Paraguayans elect Horacio Cartes as president


Tue, Apr 23, 2013 - Page 7

Colorado Party millionaire and political neophyte Horacio Cartes won Paraguay’s presidential race, officials said on Sunday, paving the way for his nation to rejoin the Mercosur trade bloc.

Cartes, a conservative tobacco baron, took 46 percent of the vote against 37 percent for his nearest rival, Efrain Alegre of the ruling Liberal Party, Paraguay’s top election official said.

Alegre quickly conceded defeat.

“The Paraguayan people have spoken. There’s nothing more to say,” he said in a brief concession speech.

With the national flag wrapped around his neck, the 56-year-old president-elect said in his victory speech that he would lead Paraguay in “a new direction.”

Cartes — whose businesses include banks, the Libertad soccer team, soybeans and currency exchanges — also promised that he would work “for all Paraguayans.”

The conservative Colorados held Paraguay’s presidency for 60 years until leftist former Catholic bishop Fernando Lugo was elected in 2008.

Lugo was impeached in June last year, a move that several regional governments saw as a coup d’etat by the conservative legislature. Paraguay was promptly suspended from the Mercosur trade bloc as well as the Unasur group of South American nations.

Cartes’s election brings Paraguay back into their good graces.

Argentine President Cristina Fernandez and Uruguayan President Jose Mujica both congratulated Cartes.

“I extend my congratulations to the Paraguayan people for the exemplary civic day. And most importantly: we await you in Mercsour,” Fernandez wrote on her Twitter account.

Mujica in turn invited Cartes to the next Mercosur summit, to be held in Uruguay in June.

The larger countries need Paraguay: in February, the French and Germany ambassadors in Asuncion said that the EU would not sign any agreements with Mercosur as long as Paraguay was absent.

Paraguay was one of the original Mercosur members along with Argentina, Brazil and Uruguay when the regional trade bloc was founded in 1991. Venezuela had for years been trying to join Mercosur, a move opposed by Paraguay. With Paraguay out last year, Venezuela entered the group.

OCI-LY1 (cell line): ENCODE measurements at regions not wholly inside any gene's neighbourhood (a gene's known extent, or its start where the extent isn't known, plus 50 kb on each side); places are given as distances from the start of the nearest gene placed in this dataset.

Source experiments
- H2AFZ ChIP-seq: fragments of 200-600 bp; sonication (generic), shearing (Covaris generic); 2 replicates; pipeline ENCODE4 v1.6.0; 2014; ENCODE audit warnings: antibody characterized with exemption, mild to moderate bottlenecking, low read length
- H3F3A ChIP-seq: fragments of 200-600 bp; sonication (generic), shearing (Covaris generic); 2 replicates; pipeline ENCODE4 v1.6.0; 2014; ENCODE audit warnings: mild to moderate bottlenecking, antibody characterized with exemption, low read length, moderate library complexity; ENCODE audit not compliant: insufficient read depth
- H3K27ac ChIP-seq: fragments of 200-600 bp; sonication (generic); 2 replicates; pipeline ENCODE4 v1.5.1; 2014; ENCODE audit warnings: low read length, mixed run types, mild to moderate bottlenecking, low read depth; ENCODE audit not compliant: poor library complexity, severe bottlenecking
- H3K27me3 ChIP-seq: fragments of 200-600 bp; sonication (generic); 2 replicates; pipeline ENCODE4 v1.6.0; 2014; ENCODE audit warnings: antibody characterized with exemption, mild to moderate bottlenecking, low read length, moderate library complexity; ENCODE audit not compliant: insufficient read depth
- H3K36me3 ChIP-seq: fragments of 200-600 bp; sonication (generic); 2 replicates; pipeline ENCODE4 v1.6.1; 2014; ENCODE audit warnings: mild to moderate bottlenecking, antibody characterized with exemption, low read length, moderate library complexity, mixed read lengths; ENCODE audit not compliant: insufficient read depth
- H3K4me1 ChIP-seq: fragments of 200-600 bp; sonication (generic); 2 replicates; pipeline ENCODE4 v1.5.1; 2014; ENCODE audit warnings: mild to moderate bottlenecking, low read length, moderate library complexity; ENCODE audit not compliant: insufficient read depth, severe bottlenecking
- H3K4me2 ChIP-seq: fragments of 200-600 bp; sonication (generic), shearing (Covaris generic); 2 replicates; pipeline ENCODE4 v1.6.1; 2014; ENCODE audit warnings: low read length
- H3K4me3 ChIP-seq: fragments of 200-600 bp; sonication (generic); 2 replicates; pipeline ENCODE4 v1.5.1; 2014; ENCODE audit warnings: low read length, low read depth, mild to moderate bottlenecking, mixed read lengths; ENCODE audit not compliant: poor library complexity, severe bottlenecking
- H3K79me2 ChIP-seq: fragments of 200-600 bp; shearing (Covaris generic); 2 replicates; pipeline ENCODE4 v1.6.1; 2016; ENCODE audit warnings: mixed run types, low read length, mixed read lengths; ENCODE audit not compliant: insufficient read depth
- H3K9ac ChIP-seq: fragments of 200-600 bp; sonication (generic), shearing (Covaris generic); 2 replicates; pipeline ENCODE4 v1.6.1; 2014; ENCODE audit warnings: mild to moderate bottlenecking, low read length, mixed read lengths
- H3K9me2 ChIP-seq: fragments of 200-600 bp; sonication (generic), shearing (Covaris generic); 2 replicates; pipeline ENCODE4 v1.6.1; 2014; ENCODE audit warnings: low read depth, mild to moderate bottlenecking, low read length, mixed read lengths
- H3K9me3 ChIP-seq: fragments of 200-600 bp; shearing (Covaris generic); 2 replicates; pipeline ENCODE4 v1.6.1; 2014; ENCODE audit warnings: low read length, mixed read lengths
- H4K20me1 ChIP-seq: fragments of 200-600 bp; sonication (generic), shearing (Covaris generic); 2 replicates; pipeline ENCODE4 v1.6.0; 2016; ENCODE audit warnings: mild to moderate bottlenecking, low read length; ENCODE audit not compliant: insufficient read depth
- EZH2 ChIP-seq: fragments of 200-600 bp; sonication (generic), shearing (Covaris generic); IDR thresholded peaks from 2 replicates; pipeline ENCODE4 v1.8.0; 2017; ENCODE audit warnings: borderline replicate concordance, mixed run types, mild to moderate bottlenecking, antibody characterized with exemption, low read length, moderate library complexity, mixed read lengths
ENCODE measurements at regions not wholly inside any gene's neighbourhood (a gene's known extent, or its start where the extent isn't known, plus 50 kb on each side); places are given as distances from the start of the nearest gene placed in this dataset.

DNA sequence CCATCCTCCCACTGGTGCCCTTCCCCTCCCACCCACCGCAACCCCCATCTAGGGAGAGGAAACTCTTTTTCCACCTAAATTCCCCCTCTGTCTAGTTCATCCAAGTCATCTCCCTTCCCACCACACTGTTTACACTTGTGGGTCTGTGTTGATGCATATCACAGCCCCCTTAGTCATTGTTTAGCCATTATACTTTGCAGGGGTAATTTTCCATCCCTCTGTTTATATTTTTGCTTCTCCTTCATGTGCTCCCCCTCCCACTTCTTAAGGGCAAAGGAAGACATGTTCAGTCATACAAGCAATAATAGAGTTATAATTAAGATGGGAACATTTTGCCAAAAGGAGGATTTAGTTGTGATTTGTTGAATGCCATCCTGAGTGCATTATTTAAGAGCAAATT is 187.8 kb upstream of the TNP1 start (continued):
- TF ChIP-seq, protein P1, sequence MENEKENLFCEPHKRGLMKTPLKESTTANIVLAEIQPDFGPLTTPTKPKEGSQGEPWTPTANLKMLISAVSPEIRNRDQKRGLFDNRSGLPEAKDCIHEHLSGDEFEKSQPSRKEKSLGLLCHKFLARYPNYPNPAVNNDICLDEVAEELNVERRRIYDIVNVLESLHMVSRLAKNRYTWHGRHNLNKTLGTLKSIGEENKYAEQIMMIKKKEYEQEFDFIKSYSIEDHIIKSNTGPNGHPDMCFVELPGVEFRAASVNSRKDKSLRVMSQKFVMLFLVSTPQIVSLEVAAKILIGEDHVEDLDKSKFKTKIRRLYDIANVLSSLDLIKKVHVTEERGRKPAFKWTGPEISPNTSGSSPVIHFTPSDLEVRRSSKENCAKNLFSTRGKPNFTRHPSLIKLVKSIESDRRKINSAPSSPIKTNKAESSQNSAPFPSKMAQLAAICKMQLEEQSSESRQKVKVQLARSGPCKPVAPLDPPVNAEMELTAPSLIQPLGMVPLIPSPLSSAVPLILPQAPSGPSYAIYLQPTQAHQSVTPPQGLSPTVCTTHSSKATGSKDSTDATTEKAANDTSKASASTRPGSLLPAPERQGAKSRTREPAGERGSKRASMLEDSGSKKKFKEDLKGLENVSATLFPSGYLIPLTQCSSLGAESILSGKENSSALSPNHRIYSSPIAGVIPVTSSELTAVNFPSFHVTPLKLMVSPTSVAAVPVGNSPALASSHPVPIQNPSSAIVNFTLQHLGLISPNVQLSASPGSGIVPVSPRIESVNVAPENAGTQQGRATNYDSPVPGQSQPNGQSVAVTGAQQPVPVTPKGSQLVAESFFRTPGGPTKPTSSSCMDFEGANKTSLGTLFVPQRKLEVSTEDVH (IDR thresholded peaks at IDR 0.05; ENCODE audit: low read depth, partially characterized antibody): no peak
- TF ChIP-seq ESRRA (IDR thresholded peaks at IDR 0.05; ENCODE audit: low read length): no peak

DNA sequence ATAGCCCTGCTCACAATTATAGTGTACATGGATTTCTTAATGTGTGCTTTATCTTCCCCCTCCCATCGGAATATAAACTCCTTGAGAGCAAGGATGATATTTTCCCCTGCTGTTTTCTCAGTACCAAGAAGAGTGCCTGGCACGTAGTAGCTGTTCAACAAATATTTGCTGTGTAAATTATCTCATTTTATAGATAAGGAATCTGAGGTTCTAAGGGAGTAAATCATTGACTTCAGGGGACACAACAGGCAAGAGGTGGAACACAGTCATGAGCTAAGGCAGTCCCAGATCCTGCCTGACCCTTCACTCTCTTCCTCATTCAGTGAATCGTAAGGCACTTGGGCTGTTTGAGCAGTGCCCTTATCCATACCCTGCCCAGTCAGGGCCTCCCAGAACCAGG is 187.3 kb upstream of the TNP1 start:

However, Paraguayan officials have said they will accept the new member, despite their previous opposition.

Paraguay, population 6.5 million and with 40 percent of the population living in poverty, is plagued by drug trafficking, smuggling and pirating of copyrighted materials like music and movies.

During the negative campaign Alegre — a self-styled crusader against crime and corruption — highlighted Cartes’s 1985 jail stint for his role in a currency smuggling affair, while Cartes accused Alegre of embezzling US$25 million in government funds.

On the left, the coalition that swept Lugo to power in 2008 split, though Lugo was elected to the Paraguayan senate.

Lugo’s truncated presidency was rocked by a sex scandal after he was forced to admit to having fathered two children out of wedlock while he was still a priest. He still faces at least two other paternity suits.

Nobel Peace Prize laureate Oscar Arias led an observer mission from the Organization of American States (OAS), and said on Sunday that he had complete confidence in the Electoral Court because it had spent months observing and supporting the process.

There were 515 observers from the OAS, EU, the Union of South American Nations regional bloc known as UNASUR and the Union of Latin American Electoral Organizations.

International election observer Martin Sequeira said voting proceeded calmly with a high turnout.

He said there were some unconfirmed reports of election fraud complaining that some ballots had been pre-marked.

However, Arias said those were only “some small incidents, which you see even in the most consolidated democracies.’”

Cartes, who takes office on Aug. 15, is a newcomer to politics. He did not join the Colorado party until 2009, and says he voted for the first time in 2008.

Additional reporting by AP